At the next review on 9 July, the Welsh Government will consider a range of specific options for opening:
Self-contained holiday accommodation;
Personal care services, such as hairdressing and beauty, by appointment.
Discussions will also be held with the hospitality sector about the potential phased reopening of pubs, cafes and restaurants while maintaining strict social distancing.
The First Minister added: “I know the wider tourism industry is keen to reopen and to salvage some of this summer’s season. I am therefore signalling owners of self-contained accommodation should use the next three weeks to prepare to re-open, working with their local communities.
“But I want people to know coronavirus has not gone away. We have some headroom to make this package of changes to the regulations, which will be introduced in a phased and cautious way in Wales.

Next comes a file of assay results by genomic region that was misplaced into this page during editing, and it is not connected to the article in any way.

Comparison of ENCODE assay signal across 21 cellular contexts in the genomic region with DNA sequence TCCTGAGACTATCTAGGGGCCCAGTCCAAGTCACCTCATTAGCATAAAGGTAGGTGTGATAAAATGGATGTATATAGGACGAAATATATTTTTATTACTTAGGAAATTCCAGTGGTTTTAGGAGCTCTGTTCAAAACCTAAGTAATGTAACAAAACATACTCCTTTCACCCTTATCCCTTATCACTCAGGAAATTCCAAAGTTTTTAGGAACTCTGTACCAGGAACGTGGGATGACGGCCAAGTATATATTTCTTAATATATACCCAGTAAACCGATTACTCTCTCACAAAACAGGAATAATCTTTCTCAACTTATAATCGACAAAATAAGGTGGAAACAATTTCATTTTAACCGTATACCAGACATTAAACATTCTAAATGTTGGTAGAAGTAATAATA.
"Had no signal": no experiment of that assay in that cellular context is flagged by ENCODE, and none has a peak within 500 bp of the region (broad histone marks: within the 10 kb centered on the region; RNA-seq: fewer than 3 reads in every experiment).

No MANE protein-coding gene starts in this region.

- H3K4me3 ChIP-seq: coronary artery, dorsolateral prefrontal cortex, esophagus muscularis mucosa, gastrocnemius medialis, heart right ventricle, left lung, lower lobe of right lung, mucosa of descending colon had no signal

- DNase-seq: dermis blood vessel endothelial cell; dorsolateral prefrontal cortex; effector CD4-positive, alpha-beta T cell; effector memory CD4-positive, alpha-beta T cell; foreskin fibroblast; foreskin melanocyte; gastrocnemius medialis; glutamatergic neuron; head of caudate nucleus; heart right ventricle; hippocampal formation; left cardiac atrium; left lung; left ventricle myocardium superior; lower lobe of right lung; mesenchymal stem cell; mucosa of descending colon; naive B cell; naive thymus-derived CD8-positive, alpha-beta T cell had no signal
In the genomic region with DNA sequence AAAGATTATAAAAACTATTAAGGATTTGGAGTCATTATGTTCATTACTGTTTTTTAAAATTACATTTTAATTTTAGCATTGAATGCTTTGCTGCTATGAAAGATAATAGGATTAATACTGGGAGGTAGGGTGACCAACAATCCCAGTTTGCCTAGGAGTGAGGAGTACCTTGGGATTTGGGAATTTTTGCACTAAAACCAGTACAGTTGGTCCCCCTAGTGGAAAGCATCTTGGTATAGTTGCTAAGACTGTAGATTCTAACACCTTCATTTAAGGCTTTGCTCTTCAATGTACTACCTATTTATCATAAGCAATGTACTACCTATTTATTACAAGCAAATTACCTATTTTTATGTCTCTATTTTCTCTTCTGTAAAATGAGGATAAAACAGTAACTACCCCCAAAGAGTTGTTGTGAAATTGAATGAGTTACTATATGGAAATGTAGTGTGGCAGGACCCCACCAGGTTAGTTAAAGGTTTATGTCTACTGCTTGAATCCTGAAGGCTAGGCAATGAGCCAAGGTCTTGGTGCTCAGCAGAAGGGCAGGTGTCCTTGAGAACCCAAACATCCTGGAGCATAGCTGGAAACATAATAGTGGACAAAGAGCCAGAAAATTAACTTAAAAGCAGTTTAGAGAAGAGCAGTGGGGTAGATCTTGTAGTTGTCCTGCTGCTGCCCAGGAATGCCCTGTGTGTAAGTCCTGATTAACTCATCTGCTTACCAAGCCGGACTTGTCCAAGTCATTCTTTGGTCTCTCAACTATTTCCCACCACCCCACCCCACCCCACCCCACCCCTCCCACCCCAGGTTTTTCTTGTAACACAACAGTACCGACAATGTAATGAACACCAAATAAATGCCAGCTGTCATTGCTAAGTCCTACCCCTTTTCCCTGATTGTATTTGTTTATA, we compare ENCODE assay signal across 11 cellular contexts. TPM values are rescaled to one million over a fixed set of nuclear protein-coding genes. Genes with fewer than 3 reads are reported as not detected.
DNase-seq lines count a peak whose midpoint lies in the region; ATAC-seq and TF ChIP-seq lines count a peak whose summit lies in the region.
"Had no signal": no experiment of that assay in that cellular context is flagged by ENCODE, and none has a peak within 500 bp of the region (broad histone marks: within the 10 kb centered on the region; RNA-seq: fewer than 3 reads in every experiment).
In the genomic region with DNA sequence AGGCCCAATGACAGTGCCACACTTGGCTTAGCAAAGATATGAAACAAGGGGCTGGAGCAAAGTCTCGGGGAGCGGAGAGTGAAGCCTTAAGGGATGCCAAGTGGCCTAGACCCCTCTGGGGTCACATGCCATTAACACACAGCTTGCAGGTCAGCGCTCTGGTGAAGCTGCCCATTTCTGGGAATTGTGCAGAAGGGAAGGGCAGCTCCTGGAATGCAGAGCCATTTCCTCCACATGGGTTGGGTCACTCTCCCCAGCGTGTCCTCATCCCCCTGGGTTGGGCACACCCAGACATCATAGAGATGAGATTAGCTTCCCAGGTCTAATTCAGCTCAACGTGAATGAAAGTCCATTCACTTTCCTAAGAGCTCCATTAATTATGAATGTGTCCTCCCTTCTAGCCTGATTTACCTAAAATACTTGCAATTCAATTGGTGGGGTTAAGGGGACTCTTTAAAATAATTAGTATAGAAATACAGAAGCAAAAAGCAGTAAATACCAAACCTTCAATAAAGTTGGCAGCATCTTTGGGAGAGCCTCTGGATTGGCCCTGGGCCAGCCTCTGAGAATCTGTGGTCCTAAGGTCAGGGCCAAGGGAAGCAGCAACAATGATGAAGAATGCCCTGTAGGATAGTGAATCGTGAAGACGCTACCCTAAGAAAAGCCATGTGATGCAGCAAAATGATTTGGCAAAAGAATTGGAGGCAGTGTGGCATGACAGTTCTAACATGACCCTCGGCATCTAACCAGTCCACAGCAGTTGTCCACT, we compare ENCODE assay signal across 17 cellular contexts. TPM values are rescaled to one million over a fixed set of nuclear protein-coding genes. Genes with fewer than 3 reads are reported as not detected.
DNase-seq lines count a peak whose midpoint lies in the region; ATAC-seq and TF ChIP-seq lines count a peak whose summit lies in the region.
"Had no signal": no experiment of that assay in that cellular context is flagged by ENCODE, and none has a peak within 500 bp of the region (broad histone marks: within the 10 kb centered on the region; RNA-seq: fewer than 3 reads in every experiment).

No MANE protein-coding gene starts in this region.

“Many aspects of daily life in Wales will be moving into the amber zone in our traffic light system. But we all need to continue to take steps to protect ourselves from the virus – that means working from home wherever possible; avoiding unnecessary travel; only meeting with one other household outdoors; maintaining social distancing and washing your hands often. It may also mean wearing a face covering in some situations.
“It is thanks to the efforts of everyone in Wales that we have slowed the spread of coronavirus but we can’t stop now. We need to do all we can to protect ourselves and our loved ones from the virus and to keep Wales safe.”
Search for Susan Smith continues
THE search for missing Susan Smith is now in it’s third day. She was last seen on Saturday (Feb 27), walking in the Kidwelly area.
Speaking to The Herald, a police spokesperson said: “We are continuing to search for Susan Smith who has been reported missing.”